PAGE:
Phil proudly shows off his new shorts!

At the Senegal-Gambia border we received an especially warm welcome from the border guards, who even gave a handwritten note to all of our American passengers, who they were particularly keen to keep in contact with! Things slowed down as we reached the Gambia river and we had to wait to cross, but we enjoyed mingling with the locals, some of whom had been waiting a week to cross, and who were keen to sell us all sorts of items, including beautiful fabrics, as we waited.

Cab shot while waiting for the ferry across the Gambia river
We finally made it to the front of the queue and watched in amusement as cars ripped their exhausts off driving onto the ferry!
The ferry we took across the river  Gambia
We spent our first couple of nights in The Gambia at Tendaba, where we went on boat trips to see the birds, on a safari to nearby Kiang West National Park, and enjoyed beers watching the sun set over the Gambia River. We also had plenty of time to visit the local village, and received a very warm from those living there.
Pirogues at Tendaba camp, on the Gambia river
Our boat trip on the Gambia river, from Tendaba camp, Gambia 
The village pier at Tendaba, The Gambia
On safari in Kiang West National Park, The Gambia
We enjoyed a fantastic evening of drumming and dancing at Tendaba performed by a large group from the village, who seemed to enjoy our attempts to join in! The following photos are from this evening.

Ian, Ina and Jane dancing in front of Aminah
Sascha, Jane and others enjoying the music
A small child shows Sascha how it's done :-)
Will impressing the local ladies!
Peter takes the stage
Phil showing off his shorts again
From here, a short drive took us to Bintang Bolong. We were rather slowed down by National "Clean The Nation" day, which led to some entertaining encounters with police, who tried to explain that all the roads in the country were closed, even as dozens of vehicles tore past us!

Many of us enjoyed the birdlife we saw on a boat trip among the mangroves on the river Gambia
The rooms at Bintang Bolong, The Gambia.
Narelle meeting the locals in Bintang, The Gambia
Playing with the kids on a free afternoon in Bintang

John by this peculiar sign we came across in The Gambia
Janet, Ant and others buying our food for dinner; these ladies even gave us a quick demonstration of how we should cook the ingredients! 
From Gambia we headed south to the seldom visited part of Senegal known as the Casamance region, a real highlight on our Dakar to Freetown trip. We are hugely grateful to Simon at the Little Baobab in Abene who arranged a traditional Koumpo dance for us. Some of the group enjoyed a drumming lesson while the rest of us sat back and listened enjoying the ice cold beer. We finished the evening with a traditional meal of fish and rice eaten out of a central communal dish in the local style.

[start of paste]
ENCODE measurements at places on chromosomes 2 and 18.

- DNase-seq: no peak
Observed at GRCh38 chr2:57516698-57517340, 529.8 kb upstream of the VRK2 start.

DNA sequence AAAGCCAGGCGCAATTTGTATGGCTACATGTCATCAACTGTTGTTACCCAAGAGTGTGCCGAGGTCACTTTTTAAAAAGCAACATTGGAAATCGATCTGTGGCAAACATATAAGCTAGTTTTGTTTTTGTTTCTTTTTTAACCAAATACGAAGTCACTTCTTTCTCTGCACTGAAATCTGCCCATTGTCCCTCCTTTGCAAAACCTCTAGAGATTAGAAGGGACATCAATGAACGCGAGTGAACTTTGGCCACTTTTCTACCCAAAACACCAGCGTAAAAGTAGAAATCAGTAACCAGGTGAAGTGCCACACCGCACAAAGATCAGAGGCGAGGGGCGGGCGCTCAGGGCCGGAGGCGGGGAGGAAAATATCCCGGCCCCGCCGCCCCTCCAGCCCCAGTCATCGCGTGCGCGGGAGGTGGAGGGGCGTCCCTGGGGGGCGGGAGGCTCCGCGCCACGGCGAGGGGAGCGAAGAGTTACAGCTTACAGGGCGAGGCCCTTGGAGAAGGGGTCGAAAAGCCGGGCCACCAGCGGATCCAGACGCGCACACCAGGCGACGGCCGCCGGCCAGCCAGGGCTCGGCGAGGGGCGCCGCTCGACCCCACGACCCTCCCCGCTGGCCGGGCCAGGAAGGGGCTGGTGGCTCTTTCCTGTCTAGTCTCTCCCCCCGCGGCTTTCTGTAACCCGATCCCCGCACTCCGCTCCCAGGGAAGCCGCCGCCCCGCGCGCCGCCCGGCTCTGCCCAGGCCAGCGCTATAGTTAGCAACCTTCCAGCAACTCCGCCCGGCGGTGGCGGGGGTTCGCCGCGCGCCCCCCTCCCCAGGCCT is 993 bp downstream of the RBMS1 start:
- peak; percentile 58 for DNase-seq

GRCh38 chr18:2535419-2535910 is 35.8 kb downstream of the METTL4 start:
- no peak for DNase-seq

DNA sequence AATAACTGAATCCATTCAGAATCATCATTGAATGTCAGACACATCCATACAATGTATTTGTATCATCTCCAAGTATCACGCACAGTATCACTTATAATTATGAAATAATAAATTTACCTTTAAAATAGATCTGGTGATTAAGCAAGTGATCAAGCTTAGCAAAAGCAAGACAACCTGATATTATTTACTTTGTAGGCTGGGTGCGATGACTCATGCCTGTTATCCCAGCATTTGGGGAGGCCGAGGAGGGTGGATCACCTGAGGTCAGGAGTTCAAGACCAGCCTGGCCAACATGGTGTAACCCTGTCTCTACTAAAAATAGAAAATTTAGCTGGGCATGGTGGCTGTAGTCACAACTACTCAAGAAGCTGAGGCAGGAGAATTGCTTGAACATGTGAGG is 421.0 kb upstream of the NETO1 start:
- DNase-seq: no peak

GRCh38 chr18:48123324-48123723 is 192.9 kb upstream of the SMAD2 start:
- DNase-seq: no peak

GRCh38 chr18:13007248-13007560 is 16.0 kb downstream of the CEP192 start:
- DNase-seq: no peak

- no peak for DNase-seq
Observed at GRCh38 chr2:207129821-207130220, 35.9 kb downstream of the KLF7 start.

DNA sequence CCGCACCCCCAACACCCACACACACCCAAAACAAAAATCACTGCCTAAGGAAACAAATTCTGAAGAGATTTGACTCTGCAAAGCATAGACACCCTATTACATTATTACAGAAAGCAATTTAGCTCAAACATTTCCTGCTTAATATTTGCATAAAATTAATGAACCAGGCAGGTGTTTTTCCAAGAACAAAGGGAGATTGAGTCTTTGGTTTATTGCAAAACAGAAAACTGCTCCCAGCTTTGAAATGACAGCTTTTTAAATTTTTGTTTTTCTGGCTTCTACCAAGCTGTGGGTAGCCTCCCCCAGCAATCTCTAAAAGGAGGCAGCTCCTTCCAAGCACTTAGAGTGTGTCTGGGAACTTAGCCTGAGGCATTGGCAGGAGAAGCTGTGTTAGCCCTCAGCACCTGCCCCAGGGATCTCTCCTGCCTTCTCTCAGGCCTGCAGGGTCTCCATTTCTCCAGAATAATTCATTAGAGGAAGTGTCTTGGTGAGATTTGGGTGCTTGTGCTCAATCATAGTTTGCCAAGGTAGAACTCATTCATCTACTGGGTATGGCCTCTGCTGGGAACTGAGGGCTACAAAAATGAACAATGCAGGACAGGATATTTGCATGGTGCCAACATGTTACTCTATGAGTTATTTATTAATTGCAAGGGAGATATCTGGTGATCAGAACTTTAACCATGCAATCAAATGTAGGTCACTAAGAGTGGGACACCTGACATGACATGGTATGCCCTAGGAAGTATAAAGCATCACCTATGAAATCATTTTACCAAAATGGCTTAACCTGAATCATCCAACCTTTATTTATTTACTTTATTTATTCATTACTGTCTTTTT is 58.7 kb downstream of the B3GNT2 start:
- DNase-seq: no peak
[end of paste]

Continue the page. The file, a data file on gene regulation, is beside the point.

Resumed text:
The ladies who provided the backing percussion to our Koumpo performance in Abene

The women took it in turns to step into the centre and perform a stamping dance

The centrepiece of the performance was this forest spirit, who had a pole coming out of his head and performed an incredible swirling dance. Many called him the 'car wash man' for obvious reasons, and we are still discussing how he managed such an incredible performance!

Here, the spirit has stabbed the ground with the pole attached to his head, and is swirling around it. Absolutely incredible to watch.

Dancing around the drummer
Ian takes centre stage
Tania, Narelle and Sascha join in

When this dark figure arrived all the children ran away screaming!
There were two of these characters dressed in black, one with a beak.
After this busy evening we headed to the beach for a relaxing afternoon, visiting a hectic and vibrant fish market on the way where we saw thousands of fish being unloaded from pirogues. Everybody was fascinated by the thousands of fish we saw being smoked and packaged to be sent up country and to other countries further inland, where refrigeration is often not available.

We are now in Ziguinchor, the regional capital of Casamance, enjoying the fading colonial architecture, pirogue makers or for some, an afternoon by the pool. Next we head to the western part of Casamance to enjoy the beaches, trekking in the local villages, and Pirogue trips, before continuing south to Guinea-Bissau.

We still have a couple of spaces on this trip in the opposite direction starting in March 2014 Freetown To Dakar, please get in touch if you are interested in joining the adventure through this magical part of the world.